Free-market groups to Congress: Don’t break up ‘Big Tech.
On behalf of the undersigned organizations, representing taxpayers, consumers, and free market advocates across the nation, we write in strong opposition to proposals from across the ideological spectrum to change substantive antitrust standards that encourage courts to break up and destroy American technology companies. While we sometimes are concerned with the actions of these companies, as long-time supporters of free markets and free expression, we are troubled to see that some fellow conservatives would try to use the sledgehammer of big government to attack companies they may disagree with on a political or ideological basis.
This is a divisive period in our nation’s history, and with the democratization of news and information many policymakers are asking tough questions about the role technology plays in modern society. Congress may decide to legislate in the near future on matters like online consumer protection, data privacy, content moderation, and more. Regardless of what bills lawmakers introduce in the coming months — or what regulations or lawsuits are introduced by a new administration — our organizations firmly believe that the courts, not Congress, should determine whether America’s most successful companies have violated the antitrust laws. Congress should not change substantive laws to address political or ideological concerns about the companies in question. This is also the wrong message to send to entrepreneurs who are actively working to provide Americans with competitive alternatives to today’s household names.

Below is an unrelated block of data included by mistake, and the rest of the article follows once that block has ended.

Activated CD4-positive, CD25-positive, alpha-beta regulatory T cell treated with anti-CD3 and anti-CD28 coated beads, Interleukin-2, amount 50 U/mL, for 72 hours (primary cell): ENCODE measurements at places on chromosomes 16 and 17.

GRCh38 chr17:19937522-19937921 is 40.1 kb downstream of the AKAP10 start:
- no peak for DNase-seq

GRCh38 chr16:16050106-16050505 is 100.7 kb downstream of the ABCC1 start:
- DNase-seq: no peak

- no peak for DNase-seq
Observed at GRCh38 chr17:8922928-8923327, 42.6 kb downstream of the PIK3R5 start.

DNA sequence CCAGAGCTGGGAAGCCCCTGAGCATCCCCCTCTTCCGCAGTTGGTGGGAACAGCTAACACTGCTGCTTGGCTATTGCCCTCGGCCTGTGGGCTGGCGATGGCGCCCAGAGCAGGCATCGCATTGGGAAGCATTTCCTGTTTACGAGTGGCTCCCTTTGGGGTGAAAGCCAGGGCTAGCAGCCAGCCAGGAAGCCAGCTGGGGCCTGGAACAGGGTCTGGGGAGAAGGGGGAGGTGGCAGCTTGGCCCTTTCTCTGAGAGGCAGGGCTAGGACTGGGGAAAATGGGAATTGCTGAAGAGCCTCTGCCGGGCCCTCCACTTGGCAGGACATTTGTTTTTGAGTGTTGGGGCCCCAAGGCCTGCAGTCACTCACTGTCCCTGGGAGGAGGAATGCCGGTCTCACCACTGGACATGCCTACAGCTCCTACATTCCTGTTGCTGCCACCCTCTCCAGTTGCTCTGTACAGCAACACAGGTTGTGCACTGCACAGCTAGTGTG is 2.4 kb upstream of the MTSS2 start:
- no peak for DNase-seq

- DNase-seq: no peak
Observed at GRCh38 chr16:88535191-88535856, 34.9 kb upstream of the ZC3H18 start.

In the past, conservatives and free market advocates agreed that the powers of the federal government are too great, and the societal and economic benefits of emerging technologies too strong, for true advocates of limited government to support politically-motivated efforts to tear apart successful firms simply because they’re big or for any number of other arbitrary reasons. These companies provide valuable services to hundreds of millions of American and global consumers. That assumption has now been challenged by recent “conservative” calls to “demand the breakup” of major technology companies. As policymakers face a White House and Congress controlled by one party for the next two years, it is imperative to avoid setting a precedent that companies who do not abide by the norms and rules of the governing party find themselves in the crosshairs of vindictive punishment down the road.
Therefore, it is worth reiterating to our allies in Congress and our colleagues throughout civil society: antitrust enforcement should never be used as a political or ideological tool. Instead, antitrust regulators and lawmakers should adhere to the prudent, decades-old consumer welfare standard, which has long been a ‘north star’ for antitrust enforcement and that — when properly applied — allows free-market economies to innovate and thrive.
Thank you for your consideration, and should you like to discuss these matters further we are at your disposal.
National Taxpayers Union
American Consumer Institute
Taxpayers Protection Alliance
Center for Freedom and Prosperity
Competitive Enterprise Institute
The Market Institute
R Street Institute
Small Business & Entrepreneurship Council (SBE Council)
Consumer Choice Center
Americans for Prosperity